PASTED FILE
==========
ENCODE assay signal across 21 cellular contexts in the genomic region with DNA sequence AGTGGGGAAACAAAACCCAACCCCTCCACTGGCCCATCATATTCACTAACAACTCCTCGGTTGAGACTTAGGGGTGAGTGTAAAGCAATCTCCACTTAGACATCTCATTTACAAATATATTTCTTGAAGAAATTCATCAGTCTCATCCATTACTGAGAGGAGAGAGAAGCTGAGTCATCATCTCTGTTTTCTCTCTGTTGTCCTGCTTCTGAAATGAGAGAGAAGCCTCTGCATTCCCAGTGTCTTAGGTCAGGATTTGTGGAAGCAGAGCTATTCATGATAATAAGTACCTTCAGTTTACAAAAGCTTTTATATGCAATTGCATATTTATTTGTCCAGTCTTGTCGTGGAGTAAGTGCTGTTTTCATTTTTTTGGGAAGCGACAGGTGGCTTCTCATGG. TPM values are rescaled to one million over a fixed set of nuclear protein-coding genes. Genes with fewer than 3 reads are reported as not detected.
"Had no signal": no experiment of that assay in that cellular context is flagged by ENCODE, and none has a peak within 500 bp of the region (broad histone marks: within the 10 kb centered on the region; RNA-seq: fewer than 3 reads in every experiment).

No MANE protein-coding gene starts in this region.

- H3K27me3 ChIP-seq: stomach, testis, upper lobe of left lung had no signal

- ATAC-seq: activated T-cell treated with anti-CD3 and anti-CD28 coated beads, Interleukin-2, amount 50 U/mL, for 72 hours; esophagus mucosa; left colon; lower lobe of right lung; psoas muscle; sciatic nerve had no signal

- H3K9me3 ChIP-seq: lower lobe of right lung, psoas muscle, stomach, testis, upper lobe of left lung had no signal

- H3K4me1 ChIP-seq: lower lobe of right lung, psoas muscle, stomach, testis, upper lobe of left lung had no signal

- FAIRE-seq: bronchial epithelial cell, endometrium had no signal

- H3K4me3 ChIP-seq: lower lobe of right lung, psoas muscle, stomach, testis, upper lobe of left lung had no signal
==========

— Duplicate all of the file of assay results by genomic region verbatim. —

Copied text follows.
ENCODE assay signal across 21 cellular contexts in the genomic region with DNA sequence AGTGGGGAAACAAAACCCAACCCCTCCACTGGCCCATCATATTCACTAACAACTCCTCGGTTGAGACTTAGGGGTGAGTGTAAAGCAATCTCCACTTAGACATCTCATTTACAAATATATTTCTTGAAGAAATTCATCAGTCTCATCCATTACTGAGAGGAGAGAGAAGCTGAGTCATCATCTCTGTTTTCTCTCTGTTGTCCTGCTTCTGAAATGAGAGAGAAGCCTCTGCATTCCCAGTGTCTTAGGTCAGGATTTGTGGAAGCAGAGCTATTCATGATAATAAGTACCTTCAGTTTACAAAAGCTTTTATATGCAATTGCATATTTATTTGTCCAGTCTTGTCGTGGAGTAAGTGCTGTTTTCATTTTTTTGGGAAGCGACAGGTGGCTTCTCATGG. TPM values are rescaled to one million over a fixed set of nuclear protein-coding genes. Genes with fewer than 3 reads are reported as not detected.
"Had no signal": no experiment of that assay in that cellular context is flagged by ENCODE, and none has a peak within 500 bp of the region (broad histone marks: within the 10 kb centered on the region; RNA-seq: fewer than 3 reads in every experiment).

No MANE protein-coding gene starts in this region.

- H3K27me3 ChIP-seq: stomach, testis, upper lobe of left lung had no signal

- ATAC-seq: activated T-cell treated with anti-CD3 and anti-CD28 coated beads, Interleukin-2, amount 50 U/mL, for 72 hours; esophagus mucosa; left colon; lower lobe of right lung; psoas muscle; sciatic nerve had no signal

- H3K9me3 ChIP-seq: lower lobe of right lung, psoas muscle, stomach, testis, upper lobe of left lung had no signal

- H3K4me1 ChIP-seq: lower lobe of right lung, psoas muscle, stomach, testis, upper lobe of left lung had no signal

- FAIRE-seq: bronchial epithelial cell, endometrium had no signal

- H3K4me3 ChIP-seq: lower lobe of right lung, psoas muscle, stomach, testis, upper lobe of left lung had no signal